- The recipient’s name, title, and address section is single-spaced.
- Skip a line before and after the salutation, introduction and middle section, and closing paragraph.
- Skip three lines below the sign-off (e.g., Sincerely, Regards).*
- Your name and title are single-spaced.
* A three-line gap allows you to insert a handwritten signature on a printed hard copy of your cover letter. If the letter is being sent electronically as a pdf, you have the option of placing a scanned digital signature, but it’s not necessary or expected. If you don’t, just skip one space below the sign-off.
Eye-pleasing header adds bonus white space
A distinctive cover letter header adds a personal branding touch that sets your job application apart from the rest. And it also has built-in spacing benefits, drawing the reader’s eye to where your name, occupation, and contact information appear on the page. This is offset from your letter’s body text by white space, making the page much more inviting to read.
Cover letter margins should be consistent with the standard for business documents — one inch on all sides — which is also the default Word and Google Docs setting.
Cover letter spacing for an email message
The subject line should indicate your name and the position you are applying for.
Otherwise, in the top part of your letter, there is no need for your contact information, the recipient’s name and address, or the date. The letter thus begins with the salutation.
After the sign-off, skip one space before adding your name, occupation and contact information, single-spaced. Or, you can skip two or three spaces if you opt to insert a digital signature.
Otherwise, the same general guidelines apply regarding single-spaced text components, space between paragraphs or sections, left alignment, and font legibility.
Should cover letters ever be double-spaced?
The answer to this frequently asked question is “no.” Cover letters should not be double-spaced the way many of us associate with school essays.
Cover letter spacing examples
Letter document format
Below is a sample cover letter you can customize, for printing a hard copy or sending online as a pdf attachment.
Somewhere Drive, Chicago, IL 60643
Phone: (312) 555-5555
August 6, 2022
Ms. B. Speedie
Go Now Airlines
Thereway Road, Chicago, IL 60642
Dear Ms. Speedie,
Having clocked over 2,500 hours in both long and short-haul flights and having acquired six years of experience as a flight attendant, I’ve learned that a variety of passengers bring with them a variety of challenges. I take pride in excelling in every aspect of customer service.
In my six years at Wings, I was involved in change initiatives across pre-flight, in-flight, and post-flight customer service. From the moment passengers walk up to the check-in desk to the moment they leave the airport, they associate their experience with your airline. Ensuring their well-being, safety, and comfort at every stage is our job. I received 97% positive recognition from passenger surveys and consistently high ratings from my team.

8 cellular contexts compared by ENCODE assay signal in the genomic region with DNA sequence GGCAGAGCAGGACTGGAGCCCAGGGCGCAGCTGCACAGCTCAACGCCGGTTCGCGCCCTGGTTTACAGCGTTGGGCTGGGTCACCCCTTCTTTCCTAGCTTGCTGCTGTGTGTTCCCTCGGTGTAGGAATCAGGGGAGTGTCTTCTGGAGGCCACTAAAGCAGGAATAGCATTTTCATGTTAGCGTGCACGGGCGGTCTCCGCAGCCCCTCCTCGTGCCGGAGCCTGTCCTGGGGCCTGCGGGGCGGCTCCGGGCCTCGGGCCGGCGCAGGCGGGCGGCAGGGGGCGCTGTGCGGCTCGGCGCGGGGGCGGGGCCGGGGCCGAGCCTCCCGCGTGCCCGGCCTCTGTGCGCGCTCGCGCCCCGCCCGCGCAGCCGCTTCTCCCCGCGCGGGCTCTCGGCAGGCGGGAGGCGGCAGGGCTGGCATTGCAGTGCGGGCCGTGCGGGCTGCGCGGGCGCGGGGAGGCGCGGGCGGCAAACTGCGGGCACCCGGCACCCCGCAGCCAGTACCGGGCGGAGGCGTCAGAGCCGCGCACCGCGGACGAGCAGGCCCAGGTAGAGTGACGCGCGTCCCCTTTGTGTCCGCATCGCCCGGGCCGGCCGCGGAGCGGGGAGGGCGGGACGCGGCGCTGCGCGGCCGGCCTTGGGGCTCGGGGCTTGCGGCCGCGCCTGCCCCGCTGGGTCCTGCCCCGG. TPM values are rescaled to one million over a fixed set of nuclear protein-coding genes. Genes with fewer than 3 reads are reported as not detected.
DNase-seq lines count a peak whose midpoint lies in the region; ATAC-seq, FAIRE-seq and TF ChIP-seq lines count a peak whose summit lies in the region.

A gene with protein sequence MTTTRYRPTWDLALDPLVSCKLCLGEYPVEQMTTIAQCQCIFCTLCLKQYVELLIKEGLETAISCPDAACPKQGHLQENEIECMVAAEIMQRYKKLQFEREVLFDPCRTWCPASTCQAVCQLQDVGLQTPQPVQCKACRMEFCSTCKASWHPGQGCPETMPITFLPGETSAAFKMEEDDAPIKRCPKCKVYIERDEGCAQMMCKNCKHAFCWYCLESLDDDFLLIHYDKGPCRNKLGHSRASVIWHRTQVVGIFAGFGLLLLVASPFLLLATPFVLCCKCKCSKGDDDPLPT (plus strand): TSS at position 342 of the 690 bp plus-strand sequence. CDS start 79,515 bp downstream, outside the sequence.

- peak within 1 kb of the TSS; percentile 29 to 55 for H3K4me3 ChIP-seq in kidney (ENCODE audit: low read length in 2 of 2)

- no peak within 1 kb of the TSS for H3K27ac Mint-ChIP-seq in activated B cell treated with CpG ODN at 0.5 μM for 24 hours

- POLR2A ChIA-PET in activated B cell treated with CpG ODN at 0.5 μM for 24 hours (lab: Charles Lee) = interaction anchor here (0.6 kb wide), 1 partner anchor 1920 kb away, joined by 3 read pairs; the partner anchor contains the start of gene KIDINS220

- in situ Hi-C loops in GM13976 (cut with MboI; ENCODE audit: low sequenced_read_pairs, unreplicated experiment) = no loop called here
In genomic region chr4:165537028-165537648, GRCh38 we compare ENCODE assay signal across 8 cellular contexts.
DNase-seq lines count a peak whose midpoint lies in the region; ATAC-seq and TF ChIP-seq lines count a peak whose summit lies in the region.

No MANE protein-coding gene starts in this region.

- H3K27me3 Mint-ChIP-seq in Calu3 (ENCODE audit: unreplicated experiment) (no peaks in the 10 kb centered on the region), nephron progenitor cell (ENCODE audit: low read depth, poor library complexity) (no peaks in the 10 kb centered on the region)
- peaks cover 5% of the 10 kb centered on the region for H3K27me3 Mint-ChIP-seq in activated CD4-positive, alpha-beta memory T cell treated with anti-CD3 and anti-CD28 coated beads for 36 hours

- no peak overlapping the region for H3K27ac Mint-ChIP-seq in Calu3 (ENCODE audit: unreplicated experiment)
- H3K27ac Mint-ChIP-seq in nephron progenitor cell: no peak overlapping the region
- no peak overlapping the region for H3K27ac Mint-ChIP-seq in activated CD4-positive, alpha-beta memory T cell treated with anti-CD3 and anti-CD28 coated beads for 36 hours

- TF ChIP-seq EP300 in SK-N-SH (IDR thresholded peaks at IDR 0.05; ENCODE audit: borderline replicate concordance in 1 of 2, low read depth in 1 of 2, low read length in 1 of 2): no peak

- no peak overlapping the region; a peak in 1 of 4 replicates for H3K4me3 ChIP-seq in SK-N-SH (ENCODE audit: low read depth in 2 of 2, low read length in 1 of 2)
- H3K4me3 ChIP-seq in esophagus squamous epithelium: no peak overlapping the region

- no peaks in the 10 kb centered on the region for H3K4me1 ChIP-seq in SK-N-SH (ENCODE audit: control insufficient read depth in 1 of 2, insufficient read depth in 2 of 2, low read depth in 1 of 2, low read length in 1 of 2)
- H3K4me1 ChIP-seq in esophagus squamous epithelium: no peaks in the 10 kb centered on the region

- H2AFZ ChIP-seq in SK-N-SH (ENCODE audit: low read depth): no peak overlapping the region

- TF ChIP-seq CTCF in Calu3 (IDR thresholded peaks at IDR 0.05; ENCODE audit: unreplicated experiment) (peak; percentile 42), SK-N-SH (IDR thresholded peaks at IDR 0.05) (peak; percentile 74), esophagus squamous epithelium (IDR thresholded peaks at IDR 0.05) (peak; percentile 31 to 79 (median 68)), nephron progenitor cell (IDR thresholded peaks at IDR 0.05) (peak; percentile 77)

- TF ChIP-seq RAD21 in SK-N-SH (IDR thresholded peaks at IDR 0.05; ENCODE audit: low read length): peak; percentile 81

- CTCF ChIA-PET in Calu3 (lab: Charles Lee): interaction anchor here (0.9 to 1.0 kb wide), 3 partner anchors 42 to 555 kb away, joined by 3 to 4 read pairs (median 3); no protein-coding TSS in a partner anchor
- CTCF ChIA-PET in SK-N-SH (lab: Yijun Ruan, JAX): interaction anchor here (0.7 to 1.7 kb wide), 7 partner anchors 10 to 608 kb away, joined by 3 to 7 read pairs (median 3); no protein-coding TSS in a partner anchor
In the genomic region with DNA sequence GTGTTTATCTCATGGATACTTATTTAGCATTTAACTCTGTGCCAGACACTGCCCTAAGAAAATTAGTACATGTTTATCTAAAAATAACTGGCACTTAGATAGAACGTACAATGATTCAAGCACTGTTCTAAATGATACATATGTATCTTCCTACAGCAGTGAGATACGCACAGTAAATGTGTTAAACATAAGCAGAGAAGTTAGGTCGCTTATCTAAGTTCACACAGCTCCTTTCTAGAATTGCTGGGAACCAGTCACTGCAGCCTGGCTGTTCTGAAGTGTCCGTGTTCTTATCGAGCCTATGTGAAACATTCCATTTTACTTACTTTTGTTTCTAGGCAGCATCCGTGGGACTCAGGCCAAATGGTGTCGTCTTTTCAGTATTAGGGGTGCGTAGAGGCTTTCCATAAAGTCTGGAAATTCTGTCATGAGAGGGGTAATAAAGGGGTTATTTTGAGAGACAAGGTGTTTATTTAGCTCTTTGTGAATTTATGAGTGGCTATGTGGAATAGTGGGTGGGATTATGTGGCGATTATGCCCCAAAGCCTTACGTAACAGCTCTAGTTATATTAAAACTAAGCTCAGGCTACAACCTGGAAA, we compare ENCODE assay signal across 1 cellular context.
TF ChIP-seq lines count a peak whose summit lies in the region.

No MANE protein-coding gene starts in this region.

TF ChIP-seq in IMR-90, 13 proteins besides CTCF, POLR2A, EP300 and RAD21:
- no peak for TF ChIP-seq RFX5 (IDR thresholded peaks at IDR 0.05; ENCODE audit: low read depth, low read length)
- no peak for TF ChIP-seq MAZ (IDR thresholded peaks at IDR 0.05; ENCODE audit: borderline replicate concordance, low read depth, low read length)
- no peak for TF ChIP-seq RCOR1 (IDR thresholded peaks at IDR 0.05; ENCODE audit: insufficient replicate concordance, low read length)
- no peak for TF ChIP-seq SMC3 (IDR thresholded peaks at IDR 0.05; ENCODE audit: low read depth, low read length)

I hold all of the relevant certifications, including the FAA Certificate of Demonstrated Proficiency. I am an advanced first aid provider and I helped lead the Wings training on emergency response. I have coordinated the in-flight and air-to-ground responses to terrorist threats, abusive passengers, and (more happily) multiple childbirths. I have passed my experience on to over 170 flight attendants and value my role as a leader in the cabin crew.
My contributions have made a broader impact on Wings, in ways I hope to replicate in the future:
- Designed a more efficient boarding protocol — speeding up procedures by 16%
- Improved customer satisfaction metrics by 12% on long-haul flights
- Updated the cabin crew first-aid manual after noticing deficiencies in advice
Putting passenger needs first is at the heart of everything that I do. The most-common passenger feedback describes me as warm-hearted, soothing, and attentive. Being professional in the air does not preclude being caring.
I would love to hear more about the Go Now Airlines culture in a potential interview.
Below is an email cover letter example you can modify as appropriate.
SUBJECT: Daniel Drake — Human Resources Director Position
Dear Ms. Fair,
I would like to convey my genuine interest in being considered for the Human Resources Director position at the Gromwell Group. During the last eight years, I have had the pleasure of serving as an HR Administrator for two of the busiest staffing firms in New York.
My wealth of experience has instilled a unique passion for the human resources field, where I have found my strengths are most needed and best applied. I am highly skilled in overseeing HR systems, handling employee relations, and ensuring compliance with all rules and regulations.
My research tells me that the Gromwell Group has earned the "Top Staffing Agency" award two times in the last seven years. I am not surprised, as I am well aware of the reputation Gromwell has for expending the time and effort to provide clients with high-quality services.
Is there a time we can arrange to further discuss the value I can bring to the Gromwell Group as Human Resources Director? I hope to hear from you soon about this wonderful opportunity.
Human Resources Director
Key takeaways for cover letter spacing
- Cover letter spacing is integral to the recipient’s overall first impression and willingness to read any or all of the text.
- White space around and in between lines of text provides “breathing space” for both the reader and the writer’s words.
- There are many ways to ensure cover letter spacing enhances legibility, including line and paragraph spacing adjustments, one-inch margins, left text alignment, and brevity.
- Start building your cover letter with our well-designed cover letter templates.